Department’s & National Enviromental Advisory Forum Annual Reports 2006/7: briefing


16 October 2007
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Meeting Summary

A summary of this committee meeting is not yet available.

Meeting report

16 October 2006

Mr L Zita (ANC)

Documents handed out:
Overview of DEAT’s Performance for the 2006/7 Financial Years
The National Environmental Advisory Forum (NEAF) Presentation 2006/07
National Environmental Advisory Forum (NEAF): Annual Report 2006/07
Department of Environmental Affairs and Tourism 2006/2007 Annual Report[available at]

Audio recording of meeting

The Committee was firstly briefed by the Department of Environmental Affairs and Tourism on their annual report. This focused on six programmes, highlighting the achievements and challenges of each. Tourism had shown increased international visitors and a change in the profiles of local tourists. Officials at immigration points had been trained. New agreements were in place in the lead up to 2010 in regard to accommodation and grading. Visa requirements had also been made more efficient. The tourism second economy would be implemented in the next year. Marine Coastal Management was on track, with legislation in the system, and a new monitoring system. Other policy would be finalised at the end of the year. The Environmental Impact Assessments were receiving ongoing attention, and 890 Green Scorpions had been trained, and monitoring systems set up. The Department was also engaging in international cooperation.

The National Environmental Advisory Forum, comprising 14 part-time members, briefed the Committee on its work, and indicated that in the past year it had established four sub-committees with work plans. The first Annual Report was tabled, and the Forum had participated in a workshop on Accelerated Shared Growth Initiatives and mainstreaming of environmental issues, and on pollution. Key challenges were lack of understanding of the role of the Forum and its relationship with the Department. The success of the Forum would depend on effective relationships with the Department and Ministry.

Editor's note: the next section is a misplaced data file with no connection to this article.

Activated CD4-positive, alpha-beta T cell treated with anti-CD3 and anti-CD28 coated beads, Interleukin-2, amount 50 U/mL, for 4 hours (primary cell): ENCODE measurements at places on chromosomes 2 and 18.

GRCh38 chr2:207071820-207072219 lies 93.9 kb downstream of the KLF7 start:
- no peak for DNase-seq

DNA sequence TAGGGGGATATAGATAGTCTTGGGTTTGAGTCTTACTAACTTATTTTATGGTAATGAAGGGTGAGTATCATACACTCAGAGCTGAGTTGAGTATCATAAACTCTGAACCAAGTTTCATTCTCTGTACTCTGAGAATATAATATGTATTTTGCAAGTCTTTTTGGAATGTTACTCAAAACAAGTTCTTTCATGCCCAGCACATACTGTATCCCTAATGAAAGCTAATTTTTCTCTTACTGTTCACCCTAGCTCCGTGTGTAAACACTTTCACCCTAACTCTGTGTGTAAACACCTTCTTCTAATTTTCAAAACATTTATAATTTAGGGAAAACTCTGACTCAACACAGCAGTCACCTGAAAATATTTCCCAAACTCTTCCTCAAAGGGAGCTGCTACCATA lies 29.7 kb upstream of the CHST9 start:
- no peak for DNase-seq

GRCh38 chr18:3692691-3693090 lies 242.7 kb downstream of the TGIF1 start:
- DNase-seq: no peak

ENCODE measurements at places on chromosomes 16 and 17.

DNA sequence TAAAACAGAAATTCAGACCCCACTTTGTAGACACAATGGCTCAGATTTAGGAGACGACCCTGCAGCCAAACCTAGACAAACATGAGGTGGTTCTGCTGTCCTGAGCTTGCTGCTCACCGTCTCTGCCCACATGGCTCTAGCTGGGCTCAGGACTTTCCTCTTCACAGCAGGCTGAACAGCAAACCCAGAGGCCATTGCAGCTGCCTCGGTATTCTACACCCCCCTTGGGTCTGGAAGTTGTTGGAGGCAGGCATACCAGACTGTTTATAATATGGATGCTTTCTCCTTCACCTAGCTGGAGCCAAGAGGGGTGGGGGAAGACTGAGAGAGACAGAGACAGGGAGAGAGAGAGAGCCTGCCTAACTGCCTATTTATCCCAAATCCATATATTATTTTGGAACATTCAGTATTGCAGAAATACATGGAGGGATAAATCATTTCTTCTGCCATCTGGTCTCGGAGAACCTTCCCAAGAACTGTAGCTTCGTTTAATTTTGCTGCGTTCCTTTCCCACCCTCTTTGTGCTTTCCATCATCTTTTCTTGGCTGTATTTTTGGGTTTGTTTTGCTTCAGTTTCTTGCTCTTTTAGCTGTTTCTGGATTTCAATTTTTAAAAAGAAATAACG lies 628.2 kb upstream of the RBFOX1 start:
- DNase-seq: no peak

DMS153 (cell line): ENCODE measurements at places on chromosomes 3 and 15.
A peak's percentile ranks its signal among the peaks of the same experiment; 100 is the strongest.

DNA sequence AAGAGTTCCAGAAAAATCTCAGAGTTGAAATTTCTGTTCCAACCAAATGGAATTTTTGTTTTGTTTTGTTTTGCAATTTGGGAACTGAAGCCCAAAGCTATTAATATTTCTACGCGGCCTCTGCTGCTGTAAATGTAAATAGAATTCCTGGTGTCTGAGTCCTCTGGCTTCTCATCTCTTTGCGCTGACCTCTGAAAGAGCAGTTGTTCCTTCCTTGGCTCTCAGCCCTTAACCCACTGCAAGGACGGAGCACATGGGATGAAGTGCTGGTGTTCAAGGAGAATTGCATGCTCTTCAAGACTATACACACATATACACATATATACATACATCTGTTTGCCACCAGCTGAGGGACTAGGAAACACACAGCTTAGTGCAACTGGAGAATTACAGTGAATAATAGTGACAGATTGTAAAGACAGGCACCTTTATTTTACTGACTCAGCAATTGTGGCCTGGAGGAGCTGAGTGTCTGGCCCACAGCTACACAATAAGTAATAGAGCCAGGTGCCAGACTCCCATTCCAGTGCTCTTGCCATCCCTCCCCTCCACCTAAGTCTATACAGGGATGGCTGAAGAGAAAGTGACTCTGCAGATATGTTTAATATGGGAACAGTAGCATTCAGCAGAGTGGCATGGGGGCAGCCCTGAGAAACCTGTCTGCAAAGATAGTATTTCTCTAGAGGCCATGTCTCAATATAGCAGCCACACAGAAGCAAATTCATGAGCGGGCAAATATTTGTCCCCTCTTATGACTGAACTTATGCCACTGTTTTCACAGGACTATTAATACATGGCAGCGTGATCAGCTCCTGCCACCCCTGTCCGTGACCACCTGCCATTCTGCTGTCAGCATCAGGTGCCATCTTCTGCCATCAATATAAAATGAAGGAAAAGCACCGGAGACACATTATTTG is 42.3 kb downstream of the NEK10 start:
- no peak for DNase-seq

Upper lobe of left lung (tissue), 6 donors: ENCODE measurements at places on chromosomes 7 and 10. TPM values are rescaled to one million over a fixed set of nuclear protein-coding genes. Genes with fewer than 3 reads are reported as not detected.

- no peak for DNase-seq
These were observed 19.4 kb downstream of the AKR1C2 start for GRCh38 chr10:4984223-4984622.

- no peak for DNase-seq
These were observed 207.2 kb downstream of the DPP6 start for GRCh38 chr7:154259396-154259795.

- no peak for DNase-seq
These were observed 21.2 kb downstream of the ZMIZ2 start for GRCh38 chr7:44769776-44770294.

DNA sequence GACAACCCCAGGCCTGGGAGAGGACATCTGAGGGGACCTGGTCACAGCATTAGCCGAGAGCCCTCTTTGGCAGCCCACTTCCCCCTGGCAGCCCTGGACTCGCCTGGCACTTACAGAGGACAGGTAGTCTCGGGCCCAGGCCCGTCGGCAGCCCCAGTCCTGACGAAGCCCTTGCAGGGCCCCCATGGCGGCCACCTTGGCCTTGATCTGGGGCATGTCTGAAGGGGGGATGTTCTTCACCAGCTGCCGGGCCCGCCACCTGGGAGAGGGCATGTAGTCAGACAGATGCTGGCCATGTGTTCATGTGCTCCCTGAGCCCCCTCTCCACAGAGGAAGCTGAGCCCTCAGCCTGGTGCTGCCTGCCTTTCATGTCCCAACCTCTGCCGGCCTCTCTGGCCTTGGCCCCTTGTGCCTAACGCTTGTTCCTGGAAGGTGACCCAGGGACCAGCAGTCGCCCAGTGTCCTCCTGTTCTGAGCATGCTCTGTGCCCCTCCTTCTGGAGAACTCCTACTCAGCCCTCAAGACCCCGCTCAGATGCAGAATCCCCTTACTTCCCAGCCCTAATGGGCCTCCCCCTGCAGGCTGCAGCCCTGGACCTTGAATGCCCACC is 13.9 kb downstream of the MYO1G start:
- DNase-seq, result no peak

Members raised questions on the apparent tension between this Department and the Department of Agriculture, the Antarctica programme, safety and security at entry points, NEAF’s key focus areas, and made suggestions for better monitoring in known poaching spots. The spending of the funds from the European Union and the naming of funding administrators by the donors were discussed, and the Department was asked to detail the matter in writing. Further issues included the training of judicial officers in environmental issues, fishing quotas, the problems of poachers hiring under-age children to carry out the poaching, renewable energy sources, genetically modified organisms, the loss of senior managerial staff, programmes at school level, problems with permits and levies were raised. The Department undertook to answer outstanding questions in writing.